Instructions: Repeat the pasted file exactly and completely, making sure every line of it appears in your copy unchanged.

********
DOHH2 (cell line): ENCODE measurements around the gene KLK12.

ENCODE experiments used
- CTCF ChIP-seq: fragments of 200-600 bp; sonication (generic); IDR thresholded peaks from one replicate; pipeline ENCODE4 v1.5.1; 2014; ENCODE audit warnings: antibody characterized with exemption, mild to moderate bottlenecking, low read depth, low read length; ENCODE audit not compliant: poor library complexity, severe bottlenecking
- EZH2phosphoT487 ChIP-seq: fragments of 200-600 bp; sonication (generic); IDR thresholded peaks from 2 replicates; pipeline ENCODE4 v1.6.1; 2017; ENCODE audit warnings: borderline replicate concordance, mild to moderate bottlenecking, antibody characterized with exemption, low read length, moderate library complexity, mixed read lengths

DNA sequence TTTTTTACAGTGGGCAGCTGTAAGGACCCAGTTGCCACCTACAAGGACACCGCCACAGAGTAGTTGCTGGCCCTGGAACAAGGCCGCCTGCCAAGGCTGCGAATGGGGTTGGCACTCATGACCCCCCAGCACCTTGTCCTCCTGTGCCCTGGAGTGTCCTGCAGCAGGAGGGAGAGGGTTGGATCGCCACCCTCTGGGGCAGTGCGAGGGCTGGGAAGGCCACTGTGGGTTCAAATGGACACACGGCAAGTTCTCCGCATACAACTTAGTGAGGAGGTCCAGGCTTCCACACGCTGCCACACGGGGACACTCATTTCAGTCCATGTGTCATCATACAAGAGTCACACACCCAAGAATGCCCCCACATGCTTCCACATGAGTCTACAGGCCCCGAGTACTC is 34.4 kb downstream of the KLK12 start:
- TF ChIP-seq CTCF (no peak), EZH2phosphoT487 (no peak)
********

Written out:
DOHH2 (cell line): ENCODE measurements around the gene KLK12.

ENCODE experiments used
- CTCF ChIP-seq: fragments of 200-600 bp; sonication (generic); IDR thresholded peaks from one replicate; pipeline ENCODE4 v1.5.1; 2014; ENCODE audit warnings: antibody characterized with exemption, mild to moderate bottlenecking, low read depth, low read length; ENCODE audit not compliant: poor library complexity, severe bottlenecking
- EZH2phosphoT487 ChIP-seq: fragments of 200-600 bp; sonication (generic); IDR thresholded peaks from 2 replicates; pipeline ENCODE4 v1.6.1; 2017; ENCODE audit warnings: borderline replicate concordance, mild to moderate bottlenecking, antibody characterized with exemption, low read length, moderate library complexity, mixed read lengths

DNA sequence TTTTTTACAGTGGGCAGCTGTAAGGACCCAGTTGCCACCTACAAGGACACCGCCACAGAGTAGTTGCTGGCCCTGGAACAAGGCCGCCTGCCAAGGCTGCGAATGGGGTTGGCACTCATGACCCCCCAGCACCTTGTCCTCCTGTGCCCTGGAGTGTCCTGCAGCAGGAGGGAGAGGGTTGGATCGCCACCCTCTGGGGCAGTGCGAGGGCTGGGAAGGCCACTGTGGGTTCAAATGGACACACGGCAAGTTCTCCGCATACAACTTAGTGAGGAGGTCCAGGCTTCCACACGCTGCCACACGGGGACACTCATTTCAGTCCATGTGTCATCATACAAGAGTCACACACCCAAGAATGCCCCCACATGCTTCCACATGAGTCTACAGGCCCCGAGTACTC is 34.4 kb downstream of the KLK12 start:
- TF ChIP-seq CTCF (no peak), EZH2phosphoT487 (no peak)